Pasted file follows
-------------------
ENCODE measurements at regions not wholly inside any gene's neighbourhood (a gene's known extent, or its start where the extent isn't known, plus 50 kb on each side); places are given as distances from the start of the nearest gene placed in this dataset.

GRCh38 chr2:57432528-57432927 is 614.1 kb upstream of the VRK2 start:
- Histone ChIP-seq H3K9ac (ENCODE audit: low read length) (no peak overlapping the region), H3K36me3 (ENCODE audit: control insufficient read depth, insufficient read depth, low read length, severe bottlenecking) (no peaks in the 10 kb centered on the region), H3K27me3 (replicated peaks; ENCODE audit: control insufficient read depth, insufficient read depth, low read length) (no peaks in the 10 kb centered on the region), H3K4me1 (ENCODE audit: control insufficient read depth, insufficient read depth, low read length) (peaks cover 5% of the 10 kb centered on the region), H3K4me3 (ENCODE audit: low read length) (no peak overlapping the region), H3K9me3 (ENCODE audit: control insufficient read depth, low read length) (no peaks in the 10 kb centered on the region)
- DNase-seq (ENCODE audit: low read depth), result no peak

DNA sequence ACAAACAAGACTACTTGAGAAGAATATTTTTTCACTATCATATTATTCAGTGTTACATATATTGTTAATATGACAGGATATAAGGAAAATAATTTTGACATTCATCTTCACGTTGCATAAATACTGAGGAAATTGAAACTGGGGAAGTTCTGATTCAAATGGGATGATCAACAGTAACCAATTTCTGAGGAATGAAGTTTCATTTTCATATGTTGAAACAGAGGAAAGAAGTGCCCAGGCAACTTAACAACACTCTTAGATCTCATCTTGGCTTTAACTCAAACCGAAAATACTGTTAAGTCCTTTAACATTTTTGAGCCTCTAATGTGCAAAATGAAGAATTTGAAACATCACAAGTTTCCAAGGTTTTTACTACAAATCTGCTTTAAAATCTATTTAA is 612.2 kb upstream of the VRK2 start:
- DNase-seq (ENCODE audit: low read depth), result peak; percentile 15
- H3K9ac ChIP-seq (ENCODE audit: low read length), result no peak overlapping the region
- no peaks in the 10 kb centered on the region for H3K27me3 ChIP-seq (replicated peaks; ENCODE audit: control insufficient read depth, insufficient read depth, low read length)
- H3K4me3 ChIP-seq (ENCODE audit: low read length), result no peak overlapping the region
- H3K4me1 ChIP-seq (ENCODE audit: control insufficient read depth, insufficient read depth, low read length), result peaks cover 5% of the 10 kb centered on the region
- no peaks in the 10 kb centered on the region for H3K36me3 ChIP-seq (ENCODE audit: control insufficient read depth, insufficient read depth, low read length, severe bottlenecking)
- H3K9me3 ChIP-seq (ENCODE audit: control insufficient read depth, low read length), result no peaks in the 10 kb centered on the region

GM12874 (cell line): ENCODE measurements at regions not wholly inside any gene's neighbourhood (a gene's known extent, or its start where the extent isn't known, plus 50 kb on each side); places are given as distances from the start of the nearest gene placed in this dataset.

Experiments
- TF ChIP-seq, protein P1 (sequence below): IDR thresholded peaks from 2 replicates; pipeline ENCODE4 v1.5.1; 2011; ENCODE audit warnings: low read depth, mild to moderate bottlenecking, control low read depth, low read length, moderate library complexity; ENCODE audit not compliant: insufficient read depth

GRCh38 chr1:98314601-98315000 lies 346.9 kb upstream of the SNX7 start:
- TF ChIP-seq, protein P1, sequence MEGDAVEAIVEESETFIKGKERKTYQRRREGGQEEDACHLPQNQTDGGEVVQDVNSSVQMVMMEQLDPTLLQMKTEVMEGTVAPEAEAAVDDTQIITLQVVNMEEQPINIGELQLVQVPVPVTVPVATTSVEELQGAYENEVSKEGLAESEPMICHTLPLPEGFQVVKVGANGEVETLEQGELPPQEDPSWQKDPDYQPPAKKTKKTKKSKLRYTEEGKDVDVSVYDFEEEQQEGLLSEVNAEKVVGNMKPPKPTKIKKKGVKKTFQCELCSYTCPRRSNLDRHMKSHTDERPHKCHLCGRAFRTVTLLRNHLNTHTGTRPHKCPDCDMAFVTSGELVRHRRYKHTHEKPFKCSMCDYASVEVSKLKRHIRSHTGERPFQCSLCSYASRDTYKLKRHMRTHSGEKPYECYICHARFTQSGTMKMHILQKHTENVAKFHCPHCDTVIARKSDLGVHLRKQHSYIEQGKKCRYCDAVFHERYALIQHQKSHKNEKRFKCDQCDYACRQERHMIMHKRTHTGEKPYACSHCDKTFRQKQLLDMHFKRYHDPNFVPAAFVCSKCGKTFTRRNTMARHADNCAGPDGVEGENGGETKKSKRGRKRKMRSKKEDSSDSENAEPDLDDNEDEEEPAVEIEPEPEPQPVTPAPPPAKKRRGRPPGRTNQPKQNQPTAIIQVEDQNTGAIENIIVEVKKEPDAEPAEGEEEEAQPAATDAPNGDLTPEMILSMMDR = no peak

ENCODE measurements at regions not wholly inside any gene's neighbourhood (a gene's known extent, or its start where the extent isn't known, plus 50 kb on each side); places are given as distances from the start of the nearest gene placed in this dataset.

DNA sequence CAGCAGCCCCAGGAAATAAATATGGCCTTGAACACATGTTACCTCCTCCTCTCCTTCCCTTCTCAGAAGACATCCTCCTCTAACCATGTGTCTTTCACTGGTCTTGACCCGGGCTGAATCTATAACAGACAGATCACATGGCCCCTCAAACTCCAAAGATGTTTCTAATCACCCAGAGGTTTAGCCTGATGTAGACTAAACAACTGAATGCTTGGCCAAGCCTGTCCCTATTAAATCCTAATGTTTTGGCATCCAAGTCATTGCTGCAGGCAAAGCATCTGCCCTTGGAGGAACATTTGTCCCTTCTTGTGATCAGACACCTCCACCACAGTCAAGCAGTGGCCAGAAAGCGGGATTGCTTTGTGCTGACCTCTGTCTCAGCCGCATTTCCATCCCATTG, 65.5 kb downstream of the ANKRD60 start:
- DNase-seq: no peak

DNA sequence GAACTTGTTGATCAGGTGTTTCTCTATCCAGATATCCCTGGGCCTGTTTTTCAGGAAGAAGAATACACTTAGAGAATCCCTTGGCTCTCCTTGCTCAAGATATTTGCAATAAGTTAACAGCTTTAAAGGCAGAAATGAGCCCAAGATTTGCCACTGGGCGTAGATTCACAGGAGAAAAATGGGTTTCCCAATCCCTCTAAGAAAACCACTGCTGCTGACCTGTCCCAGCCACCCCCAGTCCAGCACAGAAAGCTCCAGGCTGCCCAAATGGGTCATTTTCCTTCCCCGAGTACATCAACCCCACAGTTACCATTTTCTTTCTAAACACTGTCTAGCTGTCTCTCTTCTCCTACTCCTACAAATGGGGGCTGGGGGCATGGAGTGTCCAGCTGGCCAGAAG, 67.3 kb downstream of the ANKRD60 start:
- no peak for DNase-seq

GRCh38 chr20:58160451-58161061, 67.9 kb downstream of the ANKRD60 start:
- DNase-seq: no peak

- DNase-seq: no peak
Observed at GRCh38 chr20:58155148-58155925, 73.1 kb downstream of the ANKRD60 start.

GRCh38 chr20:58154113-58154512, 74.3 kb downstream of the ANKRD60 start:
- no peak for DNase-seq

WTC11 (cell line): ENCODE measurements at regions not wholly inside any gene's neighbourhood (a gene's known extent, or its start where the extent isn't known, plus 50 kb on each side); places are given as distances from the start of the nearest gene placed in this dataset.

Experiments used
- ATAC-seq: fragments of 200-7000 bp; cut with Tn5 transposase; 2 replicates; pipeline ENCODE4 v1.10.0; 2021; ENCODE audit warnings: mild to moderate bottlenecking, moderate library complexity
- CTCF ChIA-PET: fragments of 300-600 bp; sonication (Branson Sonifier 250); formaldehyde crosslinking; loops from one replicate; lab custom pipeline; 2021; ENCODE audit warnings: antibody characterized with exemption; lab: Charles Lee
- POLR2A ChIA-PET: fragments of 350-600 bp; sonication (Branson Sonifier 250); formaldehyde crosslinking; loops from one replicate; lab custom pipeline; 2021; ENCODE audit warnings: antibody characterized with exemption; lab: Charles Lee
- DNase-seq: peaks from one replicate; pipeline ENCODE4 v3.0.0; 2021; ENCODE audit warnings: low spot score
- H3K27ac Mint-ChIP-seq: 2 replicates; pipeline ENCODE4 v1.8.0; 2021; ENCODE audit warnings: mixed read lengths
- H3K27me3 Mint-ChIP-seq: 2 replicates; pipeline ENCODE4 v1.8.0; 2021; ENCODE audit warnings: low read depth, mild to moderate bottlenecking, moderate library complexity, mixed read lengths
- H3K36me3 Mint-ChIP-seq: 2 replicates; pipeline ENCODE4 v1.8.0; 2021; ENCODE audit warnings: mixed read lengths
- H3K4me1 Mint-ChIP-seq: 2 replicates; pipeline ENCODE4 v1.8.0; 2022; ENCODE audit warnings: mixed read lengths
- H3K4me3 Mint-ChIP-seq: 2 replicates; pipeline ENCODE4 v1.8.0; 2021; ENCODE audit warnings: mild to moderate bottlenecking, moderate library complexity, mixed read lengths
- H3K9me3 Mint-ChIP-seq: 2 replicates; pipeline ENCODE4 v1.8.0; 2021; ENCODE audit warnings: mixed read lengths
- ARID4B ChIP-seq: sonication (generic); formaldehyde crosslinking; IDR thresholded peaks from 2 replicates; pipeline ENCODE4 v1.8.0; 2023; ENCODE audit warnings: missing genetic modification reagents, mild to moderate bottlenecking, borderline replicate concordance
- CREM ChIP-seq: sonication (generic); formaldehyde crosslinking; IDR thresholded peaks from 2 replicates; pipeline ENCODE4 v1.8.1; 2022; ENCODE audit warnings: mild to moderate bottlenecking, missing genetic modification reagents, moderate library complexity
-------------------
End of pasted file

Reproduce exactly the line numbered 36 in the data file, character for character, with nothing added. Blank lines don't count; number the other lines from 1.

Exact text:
- H3K27me3 Mint-ChIP-seq: 2 replicates; pipeline ENCODE4 v1.8.0; 2021; ENCODE audit warnings: low read depth, mild to moderate bottlenecking, moderate library complexity, mixed read lengths